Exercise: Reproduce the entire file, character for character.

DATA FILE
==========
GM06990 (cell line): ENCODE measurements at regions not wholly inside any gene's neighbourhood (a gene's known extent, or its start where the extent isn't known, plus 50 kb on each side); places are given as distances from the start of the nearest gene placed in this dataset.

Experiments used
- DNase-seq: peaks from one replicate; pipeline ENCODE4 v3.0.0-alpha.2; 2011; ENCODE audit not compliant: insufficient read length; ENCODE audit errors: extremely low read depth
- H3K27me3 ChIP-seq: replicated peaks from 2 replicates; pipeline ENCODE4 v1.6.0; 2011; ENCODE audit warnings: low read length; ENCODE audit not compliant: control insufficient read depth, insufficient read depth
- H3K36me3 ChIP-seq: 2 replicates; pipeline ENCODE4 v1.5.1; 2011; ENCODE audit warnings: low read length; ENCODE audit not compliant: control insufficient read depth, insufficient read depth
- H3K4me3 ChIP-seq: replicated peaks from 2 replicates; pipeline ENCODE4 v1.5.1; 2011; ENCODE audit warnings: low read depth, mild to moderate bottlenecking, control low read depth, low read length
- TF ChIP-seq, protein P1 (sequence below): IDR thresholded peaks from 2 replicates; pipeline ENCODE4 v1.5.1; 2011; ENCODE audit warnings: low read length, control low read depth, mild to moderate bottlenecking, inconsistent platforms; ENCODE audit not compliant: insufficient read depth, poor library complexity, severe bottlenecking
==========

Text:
GM06990 (cell line): ENCODE measurements at regions not wholly inside any gene's neighbourhood (a gene's known extent, or its start where the extent isn't known, plus 50 kb on each side); places are given as distances from the start of the nearest gene placed in this dataset.

Experiments used
- DNase-seq: peaks from one replicate; pipeline ENCODE4 v3.0.0-alpha.2; 2011; ENCODE audit not compliant: insufficient read length; ENCODE audit errors: extremely low read depth
- H3K27me3 ChIP-seq: replicated peaks from 2 replicates; pipeline ENCODE4 v1.6.0; 2011; ENCODE audit warnings: low read length; ENCODE audit not compliant: control insufficient read depth, insufficient read depth
- H3K36me3 ChIP-seq: 2 replicates; pipeline ENCODE4 v1.5.1; 2011; ENCODE audit warnings: low read length; ENCODE audit not compliant: control insufficient read depth, insufficient read depth
- H3K4me3 ChIP-seq: replicated peaks from 2 replicates; pipeline ENCODE4 v1.5.1; 2011; ENCODE audit warnings: low read depth, mild to moderate bottlenecking, control low read depth, low read length
- TF ChIP-seq, protein P1 (sequence below): IDR thresholded peaks from 2 replicates; pipeline ENCODE4 v1.5.1; 2011; ENCODE audit warnings: low read length, control low read depth, mild to moderate bottlenecking, inconsistent platforms; ENCODE audit not compliant: insufficient read depth, poor library complexity, severe bottlenecking